Judaism is the world's oldest monotheistic religion, with origins dating back to 2000 BC. It is based on belief in a single God and is a set of beliefs, ethical values, and attitudes derived from the customs and traditions of the Jewish people. Jews see Judaism as an expression of the covenant that God has made with them as a chosen people. Christianity and Islam have their roots in this religion.
This God made an everlasting covenant with the people of Israel, to whom he promised protection and help in exchange for obedience to the laws he established.
Abrahamic religions are religions that have their roots in the ancient accounts of the Jewish holy book, the Torah, about Abraham, the biblical patriarch.
An ethnic religion is a system of beliefs held by a particular ethnic group, developed within that group, and closely related to its traditions, culture, and the specifics of the area it inhabits.
Judaism evolved from Biblical Judaism (Yahwism), which took shape from the second century BC until 70 AD, when the Jerusalem Temple was destroyed. It then underwent a profound reorientation, after which it became the national religion of the Jews.
The Hebrews, recognizing Abraham as their ancestor, preserved the tradition of his journey from Mesopotamian Ur to Canaan and the covenant he made with God, who promised him many descendants and dominion over the land of Canaan. Circumcision became the symbol of this covenant.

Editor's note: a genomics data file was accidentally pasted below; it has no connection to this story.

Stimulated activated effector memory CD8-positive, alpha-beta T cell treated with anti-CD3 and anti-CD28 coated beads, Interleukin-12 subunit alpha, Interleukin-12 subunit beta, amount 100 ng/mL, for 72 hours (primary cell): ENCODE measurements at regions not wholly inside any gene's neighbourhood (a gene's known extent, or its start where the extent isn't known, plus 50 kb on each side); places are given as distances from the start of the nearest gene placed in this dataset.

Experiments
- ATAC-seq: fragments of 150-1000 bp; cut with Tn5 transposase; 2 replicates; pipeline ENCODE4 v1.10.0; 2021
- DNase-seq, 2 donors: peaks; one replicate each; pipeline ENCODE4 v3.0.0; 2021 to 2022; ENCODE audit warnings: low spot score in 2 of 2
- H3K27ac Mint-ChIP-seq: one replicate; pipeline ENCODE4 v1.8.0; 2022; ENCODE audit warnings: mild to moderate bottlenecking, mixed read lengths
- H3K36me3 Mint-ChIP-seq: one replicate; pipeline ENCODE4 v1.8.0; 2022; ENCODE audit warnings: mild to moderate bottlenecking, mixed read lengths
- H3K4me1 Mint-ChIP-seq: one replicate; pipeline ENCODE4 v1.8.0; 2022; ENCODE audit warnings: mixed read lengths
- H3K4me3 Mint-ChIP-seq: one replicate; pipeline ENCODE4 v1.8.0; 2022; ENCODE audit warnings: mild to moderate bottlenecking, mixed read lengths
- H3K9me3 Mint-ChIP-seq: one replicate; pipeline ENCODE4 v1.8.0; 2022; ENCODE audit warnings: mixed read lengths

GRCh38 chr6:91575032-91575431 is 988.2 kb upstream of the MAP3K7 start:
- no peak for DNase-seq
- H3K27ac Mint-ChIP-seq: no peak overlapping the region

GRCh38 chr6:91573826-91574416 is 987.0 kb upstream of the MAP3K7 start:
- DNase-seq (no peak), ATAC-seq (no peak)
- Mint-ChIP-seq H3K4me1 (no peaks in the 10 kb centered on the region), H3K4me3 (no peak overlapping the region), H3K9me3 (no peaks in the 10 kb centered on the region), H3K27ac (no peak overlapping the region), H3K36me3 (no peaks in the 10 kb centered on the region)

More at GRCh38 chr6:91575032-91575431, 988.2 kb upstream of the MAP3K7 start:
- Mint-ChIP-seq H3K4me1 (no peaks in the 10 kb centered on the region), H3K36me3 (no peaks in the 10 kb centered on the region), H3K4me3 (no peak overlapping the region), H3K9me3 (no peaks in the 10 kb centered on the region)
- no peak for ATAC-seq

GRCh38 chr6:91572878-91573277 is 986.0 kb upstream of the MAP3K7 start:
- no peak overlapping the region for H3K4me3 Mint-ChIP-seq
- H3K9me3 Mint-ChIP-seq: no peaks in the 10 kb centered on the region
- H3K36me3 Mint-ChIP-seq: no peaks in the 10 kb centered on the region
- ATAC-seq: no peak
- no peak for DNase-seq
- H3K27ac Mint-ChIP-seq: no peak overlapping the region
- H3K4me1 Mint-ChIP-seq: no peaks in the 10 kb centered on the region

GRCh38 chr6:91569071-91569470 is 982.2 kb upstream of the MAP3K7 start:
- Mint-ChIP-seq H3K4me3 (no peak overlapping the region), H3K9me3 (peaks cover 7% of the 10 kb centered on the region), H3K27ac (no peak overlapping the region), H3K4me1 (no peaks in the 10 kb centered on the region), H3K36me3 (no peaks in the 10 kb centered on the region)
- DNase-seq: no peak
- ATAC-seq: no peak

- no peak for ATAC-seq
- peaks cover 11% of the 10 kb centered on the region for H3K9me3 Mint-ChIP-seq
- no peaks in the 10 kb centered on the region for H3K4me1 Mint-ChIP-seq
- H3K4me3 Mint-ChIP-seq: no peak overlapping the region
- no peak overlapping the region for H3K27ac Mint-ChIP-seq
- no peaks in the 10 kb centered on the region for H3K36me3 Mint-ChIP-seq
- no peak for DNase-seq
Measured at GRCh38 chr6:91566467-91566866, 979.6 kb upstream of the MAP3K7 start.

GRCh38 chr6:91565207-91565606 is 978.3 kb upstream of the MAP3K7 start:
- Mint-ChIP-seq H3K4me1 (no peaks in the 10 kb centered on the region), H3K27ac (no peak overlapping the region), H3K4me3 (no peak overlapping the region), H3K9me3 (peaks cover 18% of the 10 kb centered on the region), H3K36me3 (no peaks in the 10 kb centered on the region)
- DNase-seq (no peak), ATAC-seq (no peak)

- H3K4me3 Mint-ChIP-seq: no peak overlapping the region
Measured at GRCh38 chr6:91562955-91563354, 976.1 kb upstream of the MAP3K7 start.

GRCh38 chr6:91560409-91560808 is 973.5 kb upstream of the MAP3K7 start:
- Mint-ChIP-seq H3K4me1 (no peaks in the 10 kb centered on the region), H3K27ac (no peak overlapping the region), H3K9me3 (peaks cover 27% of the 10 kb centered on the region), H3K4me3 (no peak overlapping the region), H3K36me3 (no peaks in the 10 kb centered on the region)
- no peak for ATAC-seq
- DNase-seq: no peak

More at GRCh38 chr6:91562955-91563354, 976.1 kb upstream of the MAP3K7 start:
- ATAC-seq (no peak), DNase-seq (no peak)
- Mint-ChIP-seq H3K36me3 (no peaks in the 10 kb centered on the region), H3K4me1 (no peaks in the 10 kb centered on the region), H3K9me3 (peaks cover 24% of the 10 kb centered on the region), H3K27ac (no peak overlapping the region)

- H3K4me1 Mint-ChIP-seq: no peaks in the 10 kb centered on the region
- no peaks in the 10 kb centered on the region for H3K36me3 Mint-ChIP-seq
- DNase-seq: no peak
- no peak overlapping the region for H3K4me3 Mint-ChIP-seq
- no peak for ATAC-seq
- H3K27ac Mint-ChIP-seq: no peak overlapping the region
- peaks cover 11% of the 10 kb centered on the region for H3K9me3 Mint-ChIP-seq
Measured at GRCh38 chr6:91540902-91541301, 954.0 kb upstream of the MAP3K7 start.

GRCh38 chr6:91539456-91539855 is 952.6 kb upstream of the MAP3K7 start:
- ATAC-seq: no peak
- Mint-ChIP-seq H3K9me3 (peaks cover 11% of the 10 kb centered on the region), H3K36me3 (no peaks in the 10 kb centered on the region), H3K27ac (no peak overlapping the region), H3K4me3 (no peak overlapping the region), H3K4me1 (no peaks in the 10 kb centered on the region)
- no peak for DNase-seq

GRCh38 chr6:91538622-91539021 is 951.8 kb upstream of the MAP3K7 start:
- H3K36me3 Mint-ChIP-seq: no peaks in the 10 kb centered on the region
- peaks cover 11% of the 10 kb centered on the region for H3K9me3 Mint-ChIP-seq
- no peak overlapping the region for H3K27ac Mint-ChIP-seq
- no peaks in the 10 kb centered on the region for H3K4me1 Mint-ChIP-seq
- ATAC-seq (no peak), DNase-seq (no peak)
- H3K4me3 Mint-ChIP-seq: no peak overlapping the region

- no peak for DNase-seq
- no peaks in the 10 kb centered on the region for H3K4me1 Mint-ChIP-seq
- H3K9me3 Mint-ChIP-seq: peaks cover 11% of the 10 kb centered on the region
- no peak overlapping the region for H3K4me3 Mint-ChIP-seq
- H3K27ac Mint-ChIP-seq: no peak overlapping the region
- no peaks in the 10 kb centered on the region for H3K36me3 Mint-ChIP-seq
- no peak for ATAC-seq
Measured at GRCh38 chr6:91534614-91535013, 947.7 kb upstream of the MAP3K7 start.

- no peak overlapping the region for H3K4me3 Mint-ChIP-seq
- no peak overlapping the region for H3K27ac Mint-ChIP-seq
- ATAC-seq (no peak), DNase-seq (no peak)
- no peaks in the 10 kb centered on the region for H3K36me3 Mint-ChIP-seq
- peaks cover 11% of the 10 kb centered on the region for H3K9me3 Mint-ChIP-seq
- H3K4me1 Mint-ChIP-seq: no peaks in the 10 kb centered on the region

Son of Isaac, grandson of Jacob (also known as Israel), and twelve great-grandsons (Reuben, Simeon, Levi, Judah, Issachar, Zebulun, Gad, Dan, Naphtali, Asher, Joseph, and Benjamin), from whom the Twelve Tribes of Israel would be descended.
The account also speaks of the wilderness journey, the establishment of the priesthood (from the sons of Levi - the Levites), and the conquest of the Promised Land under Joshua. It also speaks of the establishment of a unified Israelite monarchy.
During the reign of the second king, David, the Israelites conquered Jerusalem and established it as their national and religious capital.
Biblical Judaism developed around the 10th century BC, when Solomon built the Temple in Jerusalem and placed the Ark of the Covenant there. The prophets played an important role in the continuation of Judaism, exhorting the Israelites to remain faithful to the covenant they had made with God.
Thanks to the prophets and the priests who preserved the tradition, the destruction of the Temple by the Babylonians and the Babylonian captivity did not lead to the decline of Judaism, but to its transformation into a religion that was practiced regardless of the territory in which its followers lived.
Its followers fulfilled religious obligations such as circumcision, resting on the seventh day of the week or Sabbath, and observing strict dietary and ritual purity. They also held out hope for the restoration of the kingdom of Israel.
These groups were: Maccabees, and later Sadducees, Pharisees, Essenes, Zelots, and others. There was also the final codification of the first two parts of the Hebrew Bible - the Torah and the historical and prophetic books (Isaiah, Jeremiah, Ezekiel and others). In addition to the written Torah, there was also its interpretation and development, called the Oral Torah - according to Jewish tradition, the two Torahs are one and come from Moses.
The codification of the oral tradition came through the writing down of the Mishnah (the oldest part of the Talmud).